The research data were derived from methylene blue dye penetration calculations for root canals that had been filled using MTA Fillapex (Angelus™) and SureSeal BC (SureEndo™) root canal sealers and the two different types of GP. The mean and standard deviations of the apical leakages for the root canal sealer and GP combinations are shown in [Figure 1] and [Table 1].
Figure 1: Methylene blue penetration on the foramen apical seen using stereomicroscope. (a). SureSeal bioceramic (SureEndo™) sealer with bioceramic coated GP. (b) SureSeal bioceramic (SureEndo™) sealer with conventional GP. (c) Mineral trioxide aggregate Fillapex (Angelus™) sealer with bioceramic coated GP. (d) Mineral trioxide aggregate Fillapex (Angelus™) sealer with conventional GP. GP: Gutta-percha

Click here to view
Table 1: Mean and standard deviations of the apical leakages (mm)

Click here to view


To determine the differences between the groups, post hoc tests were performed using the Tukey honestly significant difference method listed in [Table 2]. There were statistically significant differences (P < 0.05) in all groups, but the MTA Fillapex (Angelus™) sealer with conventional GP and SureSeal BC (SureEndo™) sealer with GP BC-coated groups have the most significant difference.
Table 2: The apical leakage results for the different root canal sealer/gutta-percha combinations using the post hoc Tukey test

Click here to view


Based on the results of the post hoc Tukey test, it is evident that there are differences in root canal sealers made from MTA Fillapex (Angelus™) and SureSeal BC (SureEndo™) using conventional or BC GP in terms of apical leakage. In other words, the test yielded different results for the penetration of the methylene blue solution from the apical area toward the coronal.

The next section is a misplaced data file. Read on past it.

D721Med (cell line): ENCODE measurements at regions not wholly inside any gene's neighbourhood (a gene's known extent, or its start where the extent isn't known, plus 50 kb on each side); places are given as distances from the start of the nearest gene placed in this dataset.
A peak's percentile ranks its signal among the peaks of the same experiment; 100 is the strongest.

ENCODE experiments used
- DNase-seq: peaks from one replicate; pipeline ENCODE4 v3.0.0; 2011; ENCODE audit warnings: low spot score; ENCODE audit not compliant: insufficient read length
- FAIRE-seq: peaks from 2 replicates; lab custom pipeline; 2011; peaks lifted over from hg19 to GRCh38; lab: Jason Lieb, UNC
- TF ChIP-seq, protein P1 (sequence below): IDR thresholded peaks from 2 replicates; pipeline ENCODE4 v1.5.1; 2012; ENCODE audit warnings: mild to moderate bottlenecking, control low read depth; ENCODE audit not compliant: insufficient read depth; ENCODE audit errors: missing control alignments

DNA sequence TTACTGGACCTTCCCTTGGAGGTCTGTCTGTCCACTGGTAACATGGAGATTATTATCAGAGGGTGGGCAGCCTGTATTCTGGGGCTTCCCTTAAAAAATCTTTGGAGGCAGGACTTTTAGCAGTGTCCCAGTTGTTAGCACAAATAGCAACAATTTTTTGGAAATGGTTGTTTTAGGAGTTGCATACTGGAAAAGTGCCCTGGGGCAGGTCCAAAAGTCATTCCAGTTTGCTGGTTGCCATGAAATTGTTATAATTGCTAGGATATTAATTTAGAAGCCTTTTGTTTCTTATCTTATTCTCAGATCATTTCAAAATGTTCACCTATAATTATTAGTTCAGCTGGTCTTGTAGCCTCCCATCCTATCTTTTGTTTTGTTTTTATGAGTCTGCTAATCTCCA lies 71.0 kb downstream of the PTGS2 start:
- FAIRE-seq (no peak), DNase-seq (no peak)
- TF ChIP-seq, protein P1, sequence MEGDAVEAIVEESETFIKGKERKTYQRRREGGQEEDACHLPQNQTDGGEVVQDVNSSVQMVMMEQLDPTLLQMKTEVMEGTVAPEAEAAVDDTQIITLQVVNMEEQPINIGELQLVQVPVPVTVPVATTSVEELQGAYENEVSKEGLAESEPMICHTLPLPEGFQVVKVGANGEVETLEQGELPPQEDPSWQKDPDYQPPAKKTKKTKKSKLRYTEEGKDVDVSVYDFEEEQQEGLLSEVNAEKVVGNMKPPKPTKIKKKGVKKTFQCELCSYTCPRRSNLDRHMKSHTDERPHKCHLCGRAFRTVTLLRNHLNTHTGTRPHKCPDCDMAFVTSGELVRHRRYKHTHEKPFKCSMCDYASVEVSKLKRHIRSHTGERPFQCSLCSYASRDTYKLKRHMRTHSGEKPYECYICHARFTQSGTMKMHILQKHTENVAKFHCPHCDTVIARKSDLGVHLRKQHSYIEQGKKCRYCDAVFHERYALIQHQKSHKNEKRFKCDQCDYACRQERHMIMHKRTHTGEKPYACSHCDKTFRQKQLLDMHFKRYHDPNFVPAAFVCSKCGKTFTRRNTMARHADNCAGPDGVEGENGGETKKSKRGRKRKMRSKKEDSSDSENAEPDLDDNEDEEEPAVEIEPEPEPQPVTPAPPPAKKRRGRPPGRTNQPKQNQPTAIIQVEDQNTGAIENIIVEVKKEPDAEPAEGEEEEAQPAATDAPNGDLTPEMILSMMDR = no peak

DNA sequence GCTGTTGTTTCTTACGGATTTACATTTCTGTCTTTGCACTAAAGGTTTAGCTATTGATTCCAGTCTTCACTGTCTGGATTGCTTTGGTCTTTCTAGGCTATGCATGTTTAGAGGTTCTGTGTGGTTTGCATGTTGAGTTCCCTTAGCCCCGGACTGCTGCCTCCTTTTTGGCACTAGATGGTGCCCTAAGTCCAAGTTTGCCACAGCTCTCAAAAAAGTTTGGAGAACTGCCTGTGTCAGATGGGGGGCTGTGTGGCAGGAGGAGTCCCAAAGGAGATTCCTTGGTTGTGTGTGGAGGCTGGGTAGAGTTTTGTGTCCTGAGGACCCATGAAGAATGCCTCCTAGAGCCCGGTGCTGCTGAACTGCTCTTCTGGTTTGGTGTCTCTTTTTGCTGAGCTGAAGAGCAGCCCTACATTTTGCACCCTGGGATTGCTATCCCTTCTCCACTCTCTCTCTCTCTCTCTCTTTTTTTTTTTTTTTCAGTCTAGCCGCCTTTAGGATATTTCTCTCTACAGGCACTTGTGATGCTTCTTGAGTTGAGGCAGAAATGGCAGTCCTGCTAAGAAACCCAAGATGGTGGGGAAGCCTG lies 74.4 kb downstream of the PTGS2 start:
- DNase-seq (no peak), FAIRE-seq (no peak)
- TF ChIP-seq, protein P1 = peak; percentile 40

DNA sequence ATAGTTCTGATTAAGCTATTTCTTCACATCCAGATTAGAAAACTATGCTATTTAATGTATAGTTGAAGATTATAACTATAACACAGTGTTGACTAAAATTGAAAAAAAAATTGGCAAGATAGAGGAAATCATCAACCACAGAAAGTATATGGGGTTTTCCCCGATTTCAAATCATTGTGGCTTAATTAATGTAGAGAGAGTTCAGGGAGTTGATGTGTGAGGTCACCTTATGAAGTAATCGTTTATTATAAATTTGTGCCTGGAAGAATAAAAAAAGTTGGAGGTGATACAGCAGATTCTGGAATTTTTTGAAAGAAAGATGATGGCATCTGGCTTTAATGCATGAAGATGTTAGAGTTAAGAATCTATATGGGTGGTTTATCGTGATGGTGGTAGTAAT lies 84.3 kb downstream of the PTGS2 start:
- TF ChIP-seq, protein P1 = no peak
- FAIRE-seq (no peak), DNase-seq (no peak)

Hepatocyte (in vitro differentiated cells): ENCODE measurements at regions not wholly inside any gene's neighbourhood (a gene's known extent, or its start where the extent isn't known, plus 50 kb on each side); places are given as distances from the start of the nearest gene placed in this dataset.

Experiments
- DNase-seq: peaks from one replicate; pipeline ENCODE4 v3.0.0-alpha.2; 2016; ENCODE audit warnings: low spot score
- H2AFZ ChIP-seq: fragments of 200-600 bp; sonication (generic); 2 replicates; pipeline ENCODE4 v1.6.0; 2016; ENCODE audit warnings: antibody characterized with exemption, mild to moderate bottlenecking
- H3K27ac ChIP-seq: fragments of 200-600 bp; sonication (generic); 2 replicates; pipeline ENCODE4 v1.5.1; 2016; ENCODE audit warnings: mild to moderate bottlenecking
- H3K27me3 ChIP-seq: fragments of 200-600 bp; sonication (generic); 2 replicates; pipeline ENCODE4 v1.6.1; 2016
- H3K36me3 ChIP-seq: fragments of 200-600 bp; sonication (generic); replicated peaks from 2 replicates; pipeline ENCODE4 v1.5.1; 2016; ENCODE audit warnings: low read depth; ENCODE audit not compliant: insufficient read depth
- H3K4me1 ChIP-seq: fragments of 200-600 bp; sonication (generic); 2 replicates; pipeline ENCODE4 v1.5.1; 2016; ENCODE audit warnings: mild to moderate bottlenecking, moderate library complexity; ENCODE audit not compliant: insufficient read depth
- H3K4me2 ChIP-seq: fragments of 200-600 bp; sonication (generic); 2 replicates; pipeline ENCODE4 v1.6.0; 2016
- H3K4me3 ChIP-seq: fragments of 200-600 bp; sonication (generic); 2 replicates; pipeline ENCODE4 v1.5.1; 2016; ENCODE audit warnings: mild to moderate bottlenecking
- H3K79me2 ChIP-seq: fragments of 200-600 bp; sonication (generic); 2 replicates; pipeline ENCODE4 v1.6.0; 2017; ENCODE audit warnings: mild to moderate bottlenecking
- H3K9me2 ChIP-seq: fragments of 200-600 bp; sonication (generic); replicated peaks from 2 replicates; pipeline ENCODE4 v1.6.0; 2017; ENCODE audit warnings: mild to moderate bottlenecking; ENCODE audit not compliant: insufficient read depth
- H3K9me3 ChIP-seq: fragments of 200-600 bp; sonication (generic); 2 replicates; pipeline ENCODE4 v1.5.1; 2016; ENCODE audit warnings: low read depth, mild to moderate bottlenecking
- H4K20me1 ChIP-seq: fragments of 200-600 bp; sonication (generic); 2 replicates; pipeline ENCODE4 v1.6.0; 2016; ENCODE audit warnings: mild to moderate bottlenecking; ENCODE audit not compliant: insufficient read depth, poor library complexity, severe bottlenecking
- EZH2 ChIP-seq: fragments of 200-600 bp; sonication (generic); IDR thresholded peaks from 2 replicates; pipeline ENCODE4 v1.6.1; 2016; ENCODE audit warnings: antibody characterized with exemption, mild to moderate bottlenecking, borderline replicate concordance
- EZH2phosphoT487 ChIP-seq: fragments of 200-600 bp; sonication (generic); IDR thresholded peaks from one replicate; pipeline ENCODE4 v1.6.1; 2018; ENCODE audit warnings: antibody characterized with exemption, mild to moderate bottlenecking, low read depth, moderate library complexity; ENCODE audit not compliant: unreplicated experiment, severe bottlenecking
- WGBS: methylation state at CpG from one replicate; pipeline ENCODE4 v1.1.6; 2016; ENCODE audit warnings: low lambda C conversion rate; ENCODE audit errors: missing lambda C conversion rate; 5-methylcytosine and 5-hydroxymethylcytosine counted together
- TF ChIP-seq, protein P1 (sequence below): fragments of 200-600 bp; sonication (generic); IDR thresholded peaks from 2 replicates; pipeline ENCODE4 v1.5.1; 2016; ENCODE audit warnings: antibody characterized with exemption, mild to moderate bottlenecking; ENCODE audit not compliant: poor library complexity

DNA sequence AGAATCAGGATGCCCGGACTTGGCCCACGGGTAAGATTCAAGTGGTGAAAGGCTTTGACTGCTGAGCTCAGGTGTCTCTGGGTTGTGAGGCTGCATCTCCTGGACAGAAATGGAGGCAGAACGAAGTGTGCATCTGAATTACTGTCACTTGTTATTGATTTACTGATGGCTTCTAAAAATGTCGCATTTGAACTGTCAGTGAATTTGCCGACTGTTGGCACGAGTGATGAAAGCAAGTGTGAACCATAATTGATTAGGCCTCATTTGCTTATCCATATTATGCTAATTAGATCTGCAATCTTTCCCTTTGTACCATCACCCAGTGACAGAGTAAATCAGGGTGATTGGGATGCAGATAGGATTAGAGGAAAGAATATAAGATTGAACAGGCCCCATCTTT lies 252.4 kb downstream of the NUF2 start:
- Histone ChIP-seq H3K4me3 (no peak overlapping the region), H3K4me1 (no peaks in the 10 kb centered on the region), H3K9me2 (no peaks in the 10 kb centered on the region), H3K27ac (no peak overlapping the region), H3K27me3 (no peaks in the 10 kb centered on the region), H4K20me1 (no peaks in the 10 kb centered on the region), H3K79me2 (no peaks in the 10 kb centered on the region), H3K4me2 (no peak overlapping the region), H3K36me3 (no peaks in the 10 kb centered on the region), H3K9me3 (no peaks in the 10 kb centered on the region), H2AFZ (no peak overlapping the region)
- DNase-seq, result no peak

Discussion Top


The results in this study indicate that no root canal sealer can completely obturate the root canal. The MTA Fillapex (Angelus™) with conventional GP group had the biggest penetration in terms of the level of the dye, while the SureSeal BC (SureEndo™) sealer with BC-coated GP group had the best result. However, the statistical test results showed that there were no significant differences in the SureSeal BC (SureEndo™) with BC-coated GP and BC with conventional GP groups, indicating that the SureSeal BC (SureEndo™) root canal sealer had a greater role in preventing the apical leakage.

The SureSeal BC (SureEndo™) root canal sealer involves a premixed paste preparation step that uses the moisture of the root canal to begin the hardening process. When working in vitro, it is difficult to condition the teeth with 100% humidity to match in vivo conditions, which might affect the time and level of hardness of the root canal sealer in the teeth. In a study by Lee et al., SureSeal BC (SureEndo™) root canal sealer and MTA Fillapex (Angelus™) did not achieve complete hardening under normal humidity,[11] however, which have been soaked in damp cotton for 12 h, it can ensure that the root canal sealer has hardened completely before the leak test.

There are two main advantages associated with using BC material as a root canal sealer. First, the biocompatibility of this material prevents the rejection of the surrounding tissue.[12] Second, BC material contains calcium phosphate, which enhances the hardening properties of the BC so that the chemical and crystalline structure composition resembles teeth and bone apatite, resulting in superior adhesion to the tooth tissue.[13] However, one of the biggest drawbacks of this material is that it is difficult to release BC material into the root canal when retreatment or preparations for postplacement are required.[14]

Shokouhinejad et al. examined the ability of BC material to attach to various types of irrigation solutions, such as sodium hypochlorite, EDTA, and chlorhexidine. The results of Shokouhinejad et al.'s studies showed no significant difference in the strength of the BC attachment toward the root canal wall.[15]